5. Pharma giants swap research programs.

    PubMed

    2014-07-01

    Pharmaceutical giants Novartis and GlaxoSmithKline (GSK) agreed in late April to swap some assets, with Novartis handing off its vaccine business to GSK and getting most of the British company's cancer portfolio in return.

  6. Theories of Giant Planet Formation

    NASA Technical Reports Server (NTRS)

    Lissauer, Jack J.; Young, Richard E. (Technical Monitor)

    1998-01-01

    An overview of current theories of planetary formation, with emphasis on giant planets, is presented. The most detailed models are based upon observations of our own Solar System and of young stars and their environments. While these models predict that rocky planets should form around most single stars, the frequency of formation of gas giant planets is more difficult to predict theoretically. Terrestrial planets are believed to grow via pairwise accretion until the spacing of planetary orbits becomes large enough that the configuration is stable for the age of the system. Giant planets begin their growth as do terrestrial planets, but they become massive enough that they are able to accumulate substantial amounts of gas before the protoplanetary disk dissipates. Most models for extrasolar giant planets suggest that they formed as did Jupiter and Saturn (in nearly circular orbits, far enough from the star that ice could), and subsequently migrated to their current positions, although some models suggest in situ formation.

  7. Lichens On Galapagos Giant Tortoises.

    PubMed

    Hendrickson, J R; Weber, W A

    1964-06-19

    The association of Physcia picta with the giant Galdpagos tortoise is believed to be the first reported occurrence of lichens on land animals. The habitat is restricted to specific sites on the carapace of male tortoises.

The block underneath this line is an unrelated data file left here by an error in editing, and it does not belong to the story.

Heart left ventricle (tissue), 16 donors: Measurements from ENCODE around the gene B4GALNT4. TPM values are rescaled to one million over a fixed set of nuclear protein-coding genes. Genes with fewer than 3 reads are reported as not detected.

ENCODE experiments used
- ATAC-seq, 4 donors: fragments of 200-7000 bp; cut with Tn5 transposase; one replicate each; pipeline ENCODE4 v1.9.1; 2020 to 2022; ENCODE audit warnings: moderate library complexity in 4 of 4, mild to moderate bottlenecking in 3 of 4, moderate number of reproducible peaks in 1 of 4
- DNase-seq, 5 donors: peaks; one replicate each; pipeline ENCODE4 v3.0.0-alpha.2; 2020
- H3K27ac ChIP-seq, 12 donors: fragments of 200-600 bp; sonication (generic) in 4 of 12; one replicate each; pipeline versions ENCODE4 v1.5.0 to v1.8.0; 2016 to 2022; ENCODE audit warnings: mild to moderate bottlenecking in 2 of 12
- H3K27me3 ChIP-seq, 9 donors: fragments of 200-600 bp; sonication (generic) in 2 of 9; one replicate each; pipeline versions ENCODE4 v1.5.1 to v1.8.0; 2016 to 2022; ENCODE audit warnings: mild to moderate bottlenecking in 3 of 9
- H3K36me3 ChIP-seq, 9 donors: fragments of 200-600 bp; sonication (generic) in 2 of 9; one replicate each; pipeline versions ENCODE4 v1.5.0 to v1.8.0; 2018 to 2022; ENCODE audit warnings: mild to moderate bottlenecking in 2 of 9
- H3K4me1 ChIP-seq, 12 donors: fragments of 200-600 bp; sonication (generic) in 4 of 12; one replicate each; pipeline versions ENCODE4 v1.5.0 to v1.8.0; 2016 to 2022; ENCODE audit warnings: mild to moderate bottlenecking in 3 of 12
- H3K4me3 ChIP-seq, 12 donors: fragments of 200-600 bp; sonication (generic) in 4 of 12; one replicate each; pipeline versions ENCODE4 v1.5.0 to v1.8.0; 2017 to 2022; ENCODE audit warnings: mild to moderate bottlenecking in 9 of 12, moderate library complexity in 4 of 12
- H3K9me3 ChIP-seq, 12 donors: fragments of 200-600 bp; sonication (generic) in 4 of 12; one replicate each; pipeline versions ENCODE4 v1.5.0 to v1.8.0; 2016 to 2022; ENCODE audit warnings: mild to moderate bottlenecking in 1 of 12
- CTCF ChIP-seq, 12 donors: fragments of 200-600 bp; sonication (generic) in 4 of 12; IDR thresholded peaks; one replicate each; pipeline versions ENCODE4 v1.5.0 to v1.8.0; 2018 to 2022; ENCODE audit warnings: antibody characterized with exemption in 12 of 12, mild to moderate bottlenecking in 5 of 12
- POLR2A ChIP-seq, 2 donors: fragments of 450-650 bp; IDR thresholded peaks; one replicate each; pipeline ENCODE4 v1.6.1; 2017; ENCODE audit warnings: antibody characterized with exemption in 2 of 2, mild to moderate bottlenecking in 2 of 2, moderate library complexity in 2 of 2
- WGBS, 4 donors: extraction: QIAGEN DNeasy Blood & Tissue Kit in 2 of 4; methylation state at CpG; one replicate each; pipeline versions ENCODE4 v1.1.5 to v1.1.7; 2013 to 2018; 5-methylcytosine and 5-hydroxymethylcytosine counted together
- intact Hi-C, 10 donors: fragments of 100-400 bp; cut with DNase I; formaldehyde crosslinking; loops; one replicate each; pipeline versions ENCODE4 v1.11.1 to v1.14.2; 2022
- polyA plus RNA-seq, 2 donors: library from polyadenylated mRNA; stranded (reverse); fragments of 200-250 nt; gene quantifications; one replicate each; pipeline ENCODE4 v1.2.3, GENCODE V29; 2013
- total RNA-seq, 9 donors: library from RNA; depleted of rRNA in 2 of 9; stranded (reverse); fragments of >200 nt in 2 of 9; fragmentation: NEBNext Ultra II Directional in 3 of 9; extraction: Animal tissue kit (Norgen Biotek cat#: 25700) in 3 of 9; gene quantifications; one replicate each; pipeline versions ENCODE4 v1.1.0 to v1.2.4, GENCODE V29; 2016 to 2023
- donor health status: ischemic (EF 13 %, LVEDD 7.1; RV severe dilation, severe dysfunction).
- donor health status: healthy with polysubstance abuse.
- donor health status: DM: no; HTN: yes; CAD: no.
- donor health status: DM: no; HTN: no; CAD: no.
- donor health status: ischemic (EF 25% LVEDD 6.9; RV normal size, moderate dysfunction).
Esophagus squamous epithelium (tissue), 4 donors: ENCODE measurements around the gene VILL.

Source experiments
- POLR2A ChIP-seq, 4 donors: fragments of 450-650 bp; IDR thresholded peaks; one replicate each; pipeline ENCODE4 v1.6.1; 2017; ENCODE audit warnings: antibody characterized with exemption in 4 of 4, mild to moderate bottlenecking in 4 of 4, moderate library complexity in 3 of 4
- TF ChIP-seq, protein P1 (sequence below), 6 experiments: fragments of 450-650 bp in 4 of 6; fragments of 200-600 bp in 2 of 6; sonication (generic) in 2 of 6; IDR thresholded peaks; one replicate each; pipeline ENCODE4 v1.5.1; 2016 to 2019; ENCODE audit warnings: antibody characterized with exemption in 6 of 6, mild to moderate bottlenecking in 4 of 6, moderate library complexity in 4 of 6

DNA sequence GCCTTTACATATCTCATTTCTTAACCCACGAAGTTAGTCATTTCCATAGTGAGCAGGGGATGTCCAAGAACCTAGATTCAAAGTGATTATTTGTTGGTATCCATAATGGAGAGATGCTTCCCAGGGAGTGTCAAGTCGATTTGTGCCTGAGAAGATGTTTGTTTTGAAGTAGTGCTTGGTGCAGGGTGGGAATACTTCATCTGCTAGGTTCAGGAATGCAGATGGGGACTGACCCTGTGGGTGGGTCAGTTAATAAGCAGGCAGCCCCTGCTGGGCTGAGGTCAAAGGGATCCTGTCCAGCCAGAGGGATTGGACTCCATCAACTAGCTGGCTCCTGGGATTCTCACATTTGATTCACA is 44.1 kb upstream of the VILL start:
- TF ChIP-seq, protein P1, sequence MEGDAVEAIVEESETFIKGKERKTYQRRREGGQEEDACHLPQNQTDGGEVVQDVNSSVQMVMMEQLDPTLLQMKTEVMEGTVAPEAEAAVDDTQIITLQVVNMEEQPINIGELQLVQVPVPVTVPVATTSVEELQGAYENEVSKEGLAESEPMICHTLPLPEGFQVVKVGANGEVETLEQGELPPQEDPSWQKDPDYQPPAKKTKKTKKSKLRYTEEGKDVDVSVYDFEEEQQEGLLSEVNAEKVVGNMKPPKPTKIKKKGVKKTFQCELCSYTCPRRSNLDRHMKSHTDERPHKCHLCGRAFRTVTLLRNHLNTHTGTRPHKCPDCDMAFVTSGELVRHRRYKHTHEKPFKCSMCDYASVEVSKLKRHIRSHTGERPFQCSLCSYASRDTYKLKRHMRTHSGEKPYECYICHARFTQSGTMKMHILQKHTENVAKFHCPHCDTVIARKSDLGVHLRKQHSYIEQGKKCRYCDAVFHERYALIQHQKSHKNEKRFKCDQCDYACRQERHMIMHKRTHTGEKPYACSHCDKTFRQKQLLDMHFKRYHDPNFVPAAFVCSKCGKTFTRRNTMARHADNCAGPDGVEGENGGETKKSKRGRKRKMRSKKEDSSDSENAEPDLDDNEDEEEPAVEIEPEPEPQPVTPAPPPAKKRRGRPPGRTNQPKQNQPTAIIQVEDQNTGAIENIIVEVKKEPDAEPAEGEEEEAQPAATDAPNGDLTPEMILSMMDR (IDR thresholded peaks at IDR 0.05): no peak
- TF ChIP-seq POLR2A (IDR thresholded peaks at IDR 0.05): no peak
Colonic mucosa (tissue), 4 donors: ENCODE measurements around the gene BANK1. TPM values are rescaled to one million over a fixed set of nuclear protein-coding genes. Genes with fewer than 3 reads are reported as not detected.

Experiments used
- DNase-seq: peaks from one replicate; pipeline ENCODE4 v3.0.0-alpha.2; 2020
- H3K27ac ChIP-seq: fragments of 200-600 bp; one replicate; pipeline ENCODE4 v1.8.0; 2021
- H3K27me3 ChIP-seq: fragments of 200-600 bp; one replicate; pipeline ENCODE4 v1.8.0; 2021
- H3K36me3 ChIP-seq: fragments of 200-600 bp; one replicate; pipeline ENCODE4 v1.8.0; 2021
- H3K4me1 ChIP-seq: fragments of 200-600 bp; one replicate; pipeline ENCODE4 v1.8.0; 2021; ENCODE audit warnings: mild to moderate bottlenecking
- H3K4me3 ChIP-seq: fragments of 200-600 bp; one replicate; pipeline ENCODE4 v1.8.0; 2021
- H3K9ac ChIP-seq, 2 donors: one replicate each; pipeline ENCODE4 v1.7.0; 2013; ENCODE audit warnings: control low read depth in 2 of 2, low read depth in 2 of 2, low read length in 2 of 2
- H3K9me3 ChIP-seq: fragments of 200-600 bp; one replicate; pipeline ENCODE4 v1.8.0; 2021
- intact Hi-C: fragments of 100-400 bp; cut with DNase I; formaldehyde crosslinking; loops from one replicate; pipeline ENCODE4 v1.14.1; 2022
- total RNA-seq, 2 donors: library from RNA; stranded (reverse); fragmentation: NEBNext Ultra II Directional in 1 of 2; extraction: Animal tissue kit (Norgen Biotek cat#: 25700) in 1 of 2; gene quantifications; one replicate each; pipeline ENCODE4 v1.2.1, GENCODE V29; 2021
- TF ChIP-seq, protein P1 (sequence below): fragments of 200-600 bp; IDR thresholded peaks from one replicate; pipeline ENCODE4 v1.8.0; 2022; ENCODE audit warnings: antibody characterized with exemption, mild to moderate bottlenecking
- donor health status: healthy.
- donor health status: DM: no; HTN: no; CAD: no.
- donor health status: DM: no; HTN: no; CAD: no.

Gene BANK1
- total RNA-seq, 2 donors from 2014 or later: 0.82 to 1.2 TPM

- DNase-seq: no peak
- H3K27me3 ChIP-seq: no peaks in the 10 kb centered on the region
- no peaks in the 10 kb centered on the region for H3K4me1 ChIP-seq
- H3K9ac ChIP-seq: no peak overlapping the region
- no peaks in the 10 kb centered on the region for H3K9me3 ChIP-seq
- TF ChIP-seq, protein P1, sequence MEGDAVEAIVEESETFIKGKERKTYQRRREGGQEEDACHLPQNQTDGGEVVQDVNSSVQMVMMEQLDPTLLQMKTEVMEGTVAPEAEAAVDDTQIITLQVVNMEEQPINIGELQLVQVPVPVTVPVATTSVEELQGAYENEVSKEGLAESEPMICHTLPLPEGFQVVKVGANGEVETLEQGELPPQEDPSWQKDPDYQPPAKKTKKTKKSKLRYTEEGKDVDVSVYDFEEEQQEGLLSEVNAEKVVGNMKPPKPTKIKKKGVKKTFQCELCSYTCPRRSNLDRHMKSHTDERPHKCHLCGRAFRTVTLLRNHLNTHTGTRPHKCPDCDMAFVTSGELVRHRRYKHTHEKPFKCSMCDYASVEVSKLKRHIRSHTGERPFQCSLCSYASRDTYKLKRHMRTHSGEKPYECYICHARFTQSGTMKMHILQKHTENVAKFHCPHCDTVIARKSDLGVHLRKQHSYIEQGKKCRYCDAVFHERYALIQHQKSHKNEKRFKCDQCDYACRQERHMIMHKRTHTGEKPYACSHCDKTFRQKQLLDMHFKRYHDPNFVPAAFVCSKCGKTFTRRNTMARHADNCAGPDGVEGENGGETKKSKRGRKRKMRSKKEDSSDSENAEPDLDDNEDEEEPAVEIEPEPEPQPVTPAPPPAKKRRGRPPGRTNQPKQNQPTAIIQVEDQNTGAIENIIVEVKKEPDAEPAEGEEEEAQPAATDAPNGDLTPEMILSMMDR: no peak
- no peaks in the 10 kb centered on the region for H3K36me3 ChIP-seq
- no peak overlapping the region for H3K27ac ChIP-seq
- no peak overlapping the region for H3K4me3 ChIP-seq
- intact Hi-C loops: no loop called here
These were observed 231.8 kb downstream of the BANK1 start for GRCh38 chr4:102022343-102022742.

8. Landscape of the lost giants

    NASA Astrophysics Data System (ADS)

    2013-09-01

    The Pleistocene megafauna extinction erased a group of remarkable animals. Whether humans had a prominent role in the extinction remains controversial, but it is emerging that the disappearance of the giants has markedly affected the environment.

  9. Atmospheres of Extrasolar Giant Planets

    NASA Technical Reports Server (NTRS)

    Marley, Mark

    2006-01-01

    The next decade will almost certainly see the direct imaging of extrasolar giant planets around nearby stars. Unlike purely radial velocity detections, direct imaging will open the door to characterizing the atmosphere and interiors of extrasola planets and ultimately provide clues on their formation and evolution through time. This process has already begun for the transiting planets, placing new constraints on their atmospheric structure, composition, and evolution. Indeed the key to understanding giant planet detectability, interpreting spectra, and constraining effective temperature and hence evolution-is the atmosphere. I will review the universe of extrasolar giant planet models, focusing on what we have already learned from modeling and what we will likely be able to learn from the first generation of direct detection data. In addition to these theoretical considerations, I will review the observations and interpretation of the - transiting hot Jupiters. These objects provide a test of our ability to model exotic atmospheres and challenge our current understanding of giant planet evolution.